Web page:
The Financial Conduct Authority has warned credit card firms that they must help customers in persistent debt.
The new rules laid out by the watchdog aim to help those trapped in cycles of debt.
Here’s what you need to know.
How to help consumers
The Financial Conduct Authority (FCA) has told credit card firms to review their approach to borrowers who are trapped in a cycle of debt.
The new rules apply to those who are paying more in interest, fees and charges than they are paying off their balance.
The FCA outlines a number of areas that firms need to review, including:
The treatment of PD36 consumers (those who have been in Persistent Debt for 36 months)The way that firms communicate with these consumers - for example, the FCA is concerned that some customers may not respond to letters from firms about their debt. In this scenario, the firm must try and speak directly to these consumersHow PD36 consumers repay their debt - the FCA stated that they were “concerned” that firms were proposing repayment options which are not realistic for customersCard suspensions - the FCA stated that they were concerned that some firms may be planning a “blanket suspension of credit cards for all their PD36 customers”. The FCA says that, in line with section 98A of the Consumer Credit Act 1974, firms must have objectively justified reasons for cancelling or suspending a credit card for a PD36 customer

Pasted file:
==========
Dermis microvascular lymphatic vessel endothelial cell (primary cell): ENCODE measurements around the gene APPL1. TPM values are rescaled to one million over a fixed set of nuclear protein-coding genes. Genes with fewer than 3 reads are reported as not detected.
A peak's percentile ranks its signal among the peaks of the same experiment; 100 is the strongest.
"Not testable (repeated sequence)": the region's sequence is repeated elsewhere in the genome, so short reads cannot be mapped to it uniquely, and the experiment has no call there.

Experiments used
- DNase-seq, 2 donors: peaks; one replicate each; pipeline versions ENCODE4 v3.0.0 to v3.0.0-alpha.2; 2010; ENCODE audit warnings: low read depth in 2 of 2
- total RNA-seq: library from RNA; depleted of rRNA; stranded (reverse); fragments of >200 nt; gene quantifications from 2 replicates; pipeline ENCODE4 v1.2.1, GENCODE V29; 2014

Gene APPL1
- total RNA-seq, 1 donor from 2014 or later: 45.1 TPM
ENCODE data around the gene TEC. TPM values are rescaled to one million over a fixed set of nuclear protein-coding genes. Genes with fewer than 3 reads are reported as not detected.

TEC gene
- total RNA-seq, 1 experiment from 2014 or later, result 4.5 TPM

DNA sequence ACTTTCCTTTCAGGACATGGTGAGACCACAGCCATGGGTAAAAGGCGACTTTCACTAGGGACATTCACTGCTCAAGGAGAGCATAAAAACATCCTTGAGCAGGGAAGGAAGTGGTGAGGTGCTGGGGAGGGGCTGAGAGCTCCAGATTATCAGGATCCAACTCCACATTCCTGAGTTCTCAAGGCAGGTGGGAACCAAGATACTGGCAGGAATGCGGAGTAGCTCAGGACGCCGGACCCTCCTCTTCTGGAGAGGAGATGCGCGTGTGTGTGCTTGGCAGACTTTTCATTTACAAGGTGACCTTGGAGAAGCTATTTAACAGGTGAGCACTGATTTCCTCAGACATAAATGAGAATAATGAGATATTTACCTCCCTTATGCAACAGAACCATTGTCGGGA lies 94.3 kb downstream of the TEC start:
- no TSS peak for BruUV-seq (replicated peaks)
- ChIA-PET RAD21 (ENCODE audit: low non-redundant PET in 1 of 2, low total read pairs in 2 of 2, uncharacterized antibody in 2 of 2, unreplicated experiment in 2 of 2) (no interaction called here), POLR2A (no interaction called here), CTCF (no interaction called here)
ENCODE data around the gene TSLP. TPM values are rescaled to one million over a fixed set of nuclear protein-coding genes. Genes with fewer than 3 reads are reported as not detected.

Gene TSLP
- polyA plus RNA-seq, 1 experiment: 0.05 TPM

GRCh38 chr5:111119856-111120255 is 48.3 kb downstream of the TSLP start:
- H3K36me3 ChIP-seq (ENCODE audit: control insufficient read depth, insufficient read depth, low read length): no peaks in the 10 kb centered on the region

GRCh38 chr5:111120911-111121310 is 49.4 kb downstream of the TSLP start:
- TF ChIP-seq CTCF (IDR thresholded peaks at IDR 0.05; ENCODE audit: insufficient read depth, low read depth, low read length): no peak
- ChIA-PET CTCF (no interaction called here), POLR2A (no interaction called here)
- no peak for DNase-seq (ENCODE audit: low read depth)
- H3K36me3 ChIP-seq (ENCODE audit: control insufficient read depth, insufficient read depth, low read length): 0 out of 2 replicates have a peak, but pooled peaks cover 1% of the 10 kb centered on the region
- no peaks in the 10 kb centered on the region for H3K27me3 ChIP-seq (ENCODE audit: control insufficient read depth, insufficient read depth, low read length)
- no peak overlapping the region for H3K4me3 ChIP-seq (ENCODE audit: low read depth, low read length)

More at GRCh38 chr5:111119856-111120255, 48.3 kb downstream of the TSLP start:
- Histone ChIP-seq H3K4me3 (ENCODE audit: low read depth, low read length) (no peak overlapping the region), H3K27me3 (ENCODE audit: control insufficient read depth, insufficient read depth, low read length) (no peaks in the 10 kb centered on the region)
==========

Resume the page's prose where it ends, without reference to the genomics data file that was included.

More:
In a letter to credit card CEOs from the Director of Retail Lending and Claims Management Supervision, Philip Salter said: “As part of our review we are evaluating the approach taken by some firms in following our rules on persistent debt.
“Where we identify poor practice, we will take swift action to ensure customers are being treated fairly and our rules are being followed.”
Executive Director of Supervision for Retail and Authorisations at the FCA, Jonathan Davidson, said: “Under our rules, firms must help customers to reduce the level of debt they have on their credit card more quickly.
“If a customer cannot afford the firm’s proposals for how to do this, the firm must offer forbearance, potentially including reducing, waiving or cancelling any interest, fees or charges.”
Davidson goes on to say that consumers shouldn’t just “bury your head in the sand”.
“If you can’t afford to meet the repayment schedule that the credit card firm is suggesting, don’t be afraid to tell them. If we find firms are not offering their customers the appropriate level of help, we will not hesitate to take action,” Davidson said.
How to get help
If you’re worried about persistent credit card debt, or multiple credit card debt, you can get information about free debt advice from Money Advice Service.
The Money Advice Service states that a debt advisor:
Will never judge you or make you feel bad about the situation you’re inAlways be happy to talk to you about your problemsWill find ways to help you manage your debt, even if you think there’s no way to helpWill suggest ways to deal with debt you may not have considered before